This world-renowned orchestra is experimenting with a variety of new concert formats, expanding and differentiating their “product lines” with the goal of better meeting the unique needs of audiences and increasing frequency of attendance, particularly among single ticket buyers. The museum’s marketing department invited Slover Linett to help them explore the appeal of three specific concert formats each focused on a different theme (providing educational context, incorporating visual elements along with music, and imbuing the concert experience with a more casual atmosphere along with food and drinks). We used “experience sampling,” a method we developed to understand experiences through the eyes of someone who might not have ever attended on their own. In this case, we sent a group of infrequent ticket buyers to two concerts; they all attended a traditional classical music concert and each went to one of the three new format concerts. We spoke by phone with each participant before their concert to better understand their percpetions and awareness and then we spoke again with them after the concert in focus groups to understand their concert experiences. Overall, we found that while program remains the primary decisionmaking criteria, many also consider elements of the concert format, indicating that a strategy of product differentiation is valuable. However, for that strategy to be successful, it must be both well-executed in alignment with the needs of that audience and easily recognized through marketing so that the appropriate audiences find their way to it in the future.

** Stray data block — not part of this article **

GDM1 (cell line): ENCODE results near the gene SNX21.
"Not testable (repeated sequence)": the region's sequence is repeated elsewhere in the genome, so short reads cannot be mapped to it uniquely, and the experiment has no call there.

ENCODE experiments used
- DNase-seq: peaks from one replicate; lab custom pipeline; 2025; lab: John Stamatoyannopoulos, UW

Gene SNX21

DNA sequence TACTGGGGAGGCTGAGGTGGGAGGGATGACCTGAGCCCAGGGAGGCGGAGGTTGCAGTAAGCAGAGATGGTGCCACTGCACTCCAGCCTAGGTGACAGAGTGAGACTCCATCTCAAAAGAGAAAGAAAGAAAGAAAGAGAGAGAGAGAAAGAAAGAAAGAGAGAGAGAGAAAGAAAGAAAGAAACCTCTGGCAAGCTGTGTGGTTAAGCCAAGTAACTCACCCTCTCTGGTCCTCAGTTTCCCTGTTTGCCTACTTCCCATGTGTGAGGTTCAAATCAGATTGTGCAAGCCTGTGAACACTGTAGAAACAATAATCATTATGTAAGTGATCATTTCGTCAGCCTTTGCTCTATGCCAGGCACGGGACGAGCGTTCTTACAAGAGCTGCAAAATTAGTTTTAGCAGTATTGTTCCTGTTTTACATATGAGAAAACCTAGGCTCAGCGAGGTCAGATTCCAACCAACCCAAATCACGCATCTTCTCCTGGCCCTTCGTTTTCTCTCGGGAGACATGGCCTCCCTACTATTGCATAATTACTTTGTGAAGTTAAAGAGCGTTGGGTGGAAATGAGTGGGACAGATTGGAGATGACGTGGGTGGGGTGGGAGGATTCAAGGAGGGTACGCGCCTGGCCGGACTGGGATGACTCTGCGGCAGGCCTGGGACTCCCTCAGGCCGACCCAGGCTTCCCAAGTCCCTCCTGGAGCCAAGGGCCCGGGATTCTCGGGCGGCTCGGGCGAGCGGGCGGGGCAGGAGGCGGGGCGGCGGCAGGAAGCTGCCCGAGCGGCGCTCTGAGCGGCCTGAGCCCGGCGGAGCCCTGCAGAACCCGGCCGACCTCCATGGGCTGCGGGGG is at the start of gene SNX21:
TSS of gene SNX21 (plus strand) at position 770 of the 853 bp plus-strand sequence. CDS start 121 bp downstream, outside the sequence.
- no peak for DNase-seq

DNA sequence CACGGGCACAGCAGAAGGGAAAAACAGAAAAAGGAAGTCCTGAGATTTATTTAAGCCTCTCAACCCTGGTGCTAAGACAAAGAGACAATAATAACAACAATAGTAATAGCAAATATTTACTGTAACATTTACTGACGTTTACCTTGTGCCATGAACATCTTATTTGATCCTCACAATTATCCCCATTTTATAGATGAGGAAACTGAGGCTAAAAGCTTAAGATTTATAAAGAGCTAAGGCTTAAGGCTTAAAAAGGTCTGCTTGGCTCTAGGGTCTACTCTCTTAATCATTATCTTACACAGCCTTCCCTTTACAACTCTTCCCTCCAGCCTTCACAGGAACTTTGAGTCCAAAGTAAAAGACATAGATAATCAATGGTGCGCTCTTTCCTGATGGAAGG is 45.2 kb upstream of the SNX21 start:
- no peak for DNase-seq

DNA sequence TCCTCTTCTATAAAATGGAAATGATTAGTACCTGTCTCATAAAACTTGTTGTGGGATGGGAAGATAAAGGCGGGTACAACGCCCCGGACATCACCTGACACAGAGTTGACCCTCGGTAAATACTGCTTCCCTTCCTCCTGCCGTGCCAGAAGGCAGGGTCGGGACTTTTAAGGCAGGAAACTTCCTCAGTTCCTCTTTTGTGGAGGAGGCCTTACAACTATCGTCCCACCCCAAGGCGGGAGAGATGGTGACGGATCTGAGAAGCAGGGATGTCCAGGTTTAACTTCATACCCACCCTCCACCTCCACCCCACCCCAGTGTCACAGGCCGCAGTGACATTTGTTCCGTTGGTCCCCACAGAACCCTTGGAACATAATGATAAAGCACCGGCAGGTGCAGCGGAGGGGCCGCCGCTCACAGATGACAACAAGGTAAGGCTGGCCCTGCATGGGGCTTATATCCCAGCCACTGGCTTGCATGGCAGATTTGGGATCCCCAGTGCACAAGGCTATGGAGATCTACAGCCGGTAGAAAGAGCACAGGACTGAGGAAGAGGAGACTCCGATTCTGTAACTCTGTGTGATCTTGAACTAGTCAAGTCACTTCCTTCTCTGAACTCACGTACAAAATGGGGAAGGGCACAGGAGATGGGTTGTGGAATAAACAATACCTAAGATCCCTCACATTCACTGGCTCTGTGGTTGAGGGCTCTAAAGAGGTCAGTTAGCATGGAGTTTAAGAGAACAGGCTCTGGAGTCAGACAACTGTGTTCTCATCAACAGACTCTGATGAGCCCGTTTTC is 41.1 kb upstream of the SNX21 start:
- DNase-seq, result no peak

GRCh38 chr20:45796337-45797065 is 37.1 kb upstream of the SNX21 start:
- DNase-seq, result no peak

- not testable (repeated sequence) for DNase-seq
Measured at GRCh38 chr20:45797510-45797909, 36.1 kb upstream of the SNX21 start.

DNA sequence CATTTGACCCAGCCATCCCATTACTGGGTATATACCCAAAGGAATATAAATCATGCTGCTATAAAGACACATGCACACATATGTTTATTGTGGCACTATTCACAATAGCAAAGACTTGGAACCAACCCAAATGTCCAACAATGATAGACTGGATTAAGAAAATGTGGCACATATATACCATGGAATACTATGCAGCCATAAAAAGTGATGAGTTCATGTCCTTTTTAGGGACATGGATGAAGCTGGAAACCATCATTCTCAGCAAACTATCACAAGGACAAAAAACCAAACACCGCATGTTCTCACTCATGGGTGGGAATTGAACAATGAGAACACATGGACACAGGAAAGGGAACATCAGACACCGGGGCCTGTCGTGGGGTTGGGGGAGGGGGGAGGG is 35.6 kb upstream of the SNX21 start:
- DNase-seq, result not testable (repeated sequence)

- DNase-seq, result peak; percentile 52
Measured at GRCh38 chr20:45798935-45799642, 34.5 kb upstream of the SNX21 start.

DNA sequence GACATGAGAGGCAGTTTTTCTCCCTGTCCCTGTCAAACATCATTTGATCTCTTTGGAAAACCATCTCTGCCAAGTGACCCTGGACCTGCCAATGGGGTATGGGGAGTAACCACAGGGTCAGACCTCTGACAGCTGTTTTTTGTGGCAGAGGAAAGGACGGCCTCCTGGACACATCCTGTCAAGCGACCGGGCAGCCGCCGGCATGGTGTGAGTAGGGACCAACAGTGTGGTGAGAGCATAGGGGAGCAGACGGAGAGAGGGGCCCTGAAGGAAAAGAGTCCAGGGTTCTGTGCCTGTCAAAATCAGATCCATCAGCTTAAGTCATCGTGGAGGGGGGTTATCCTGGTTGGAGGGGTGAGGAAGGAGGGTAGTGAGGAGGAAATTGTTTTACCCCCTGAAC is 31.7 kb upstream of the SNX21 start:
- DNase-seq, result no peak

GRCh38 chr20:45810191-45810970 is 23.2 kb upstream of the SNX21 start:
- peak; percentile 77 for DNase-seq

Latest Tweets

Unable to load Tweets


Let's stay in touch. Sign up for our newsletters.